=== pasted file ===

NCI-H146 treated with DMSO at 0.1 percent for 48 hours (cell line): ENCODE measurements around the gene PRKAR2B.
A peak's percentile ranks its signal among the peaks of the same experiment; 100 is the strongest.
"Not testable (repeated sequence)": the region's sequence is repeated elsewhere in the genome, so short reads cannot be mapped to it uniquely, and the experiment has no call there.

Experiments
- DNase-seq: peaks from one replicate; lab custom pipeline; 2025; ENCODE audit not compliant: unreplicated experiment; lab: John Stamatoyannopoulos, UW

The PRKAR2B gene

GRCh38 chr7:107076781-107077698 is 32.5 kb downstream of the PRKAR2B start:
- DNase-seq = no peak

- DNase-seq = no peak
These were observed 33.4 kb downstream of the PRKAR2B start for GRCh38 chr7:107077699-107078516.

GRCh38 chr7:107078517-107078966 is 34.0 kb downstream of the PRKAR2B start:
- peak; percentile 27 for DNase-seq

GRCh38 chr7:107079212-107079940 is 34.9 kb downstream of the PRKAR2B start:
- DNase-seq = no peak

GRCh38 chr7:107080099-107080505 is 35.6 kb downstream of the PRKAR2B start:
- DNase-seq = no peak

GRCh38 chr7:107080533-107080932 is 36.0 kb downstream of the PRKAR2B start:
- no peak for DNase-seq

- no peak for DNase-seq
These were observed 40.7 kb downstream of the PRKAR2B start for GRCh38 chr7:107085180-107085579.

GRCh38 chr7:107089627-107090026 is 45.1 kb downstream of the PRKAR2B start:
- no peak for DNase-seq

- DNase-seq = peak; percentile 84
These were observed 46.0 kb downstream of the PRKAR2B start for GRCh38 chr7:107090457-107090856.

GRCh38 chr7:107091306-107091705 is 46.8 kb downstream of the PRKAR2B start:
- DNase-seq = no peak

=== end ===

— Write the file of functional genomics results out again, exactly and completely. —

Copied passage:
NCI-H146 treated with DMSO at 0.1 percent for 48 hours (cell line): ENCODE measurements around the gene PRKAR2B.
A peak's percentile ranks its signal among the peaks of the same experiment; 100 is the strongest.
"Not testable (repeated sequence)": the region's sequence is repeated elsewhere in the genome, so short reads cannot be mapped to it uniquely, and the experiment has no call there.

Experiments
- DNase-seq: peaks from one replicate; lab custom pipeline; 2025; ENCODE audit not compliant: unreplicated experiment; lab: John Stamatoyannopoulos, UW

The PRKAR2B gene

GRCh38 chr7:107076781-107077698 is 32.5 kb downstream of the PRKAR2B start:
- DNase-seq = no peak

- DNase-seq = no peak
These were observed 33.4 kb downstream of the PRKAR2B start for GRCh38 chr7:107077699-107078516.

GRCh38 chr7:107078517-107078966 is 34.0 kb downstream of the PRKAR2B start:
- peak; percentile 27 for DNase-seq

GRCh38 chr7:107079212-107079940 is 34.9 kb downstream of the PRKAR2B start:
- DNase-seq = no peak

GRCh38 chr7:107080099-107080505 is 35.6 kb downstream of the PRKAR2B start:
- DNase-seq = no peak

GRCh38 chr7:107080533-107080932 is 36.0 kb downstream of the PRKAR2B start:
- no peak for DNase-seq

- no peak for DNase-seq
These were observed 40.7 kb downstream of the PRKAR2B start for GRCh38 chr7:107085180-107085579.

GRCh38 chr7:107089627-107090026 is 45.1 kb downstream of the PRKAR2B start:
- no peak for DNase-seq

- DNase-seq = peak; percentile 84
These were observed 46.0 kb downstream of the PRKAR2B start for GRCh38 chr7:107090457-107090856.

GRCh38 chr7:107091306-107091705 is 46.8 kb downstream of the PRKAR2B start:
- DNase-seq = no peak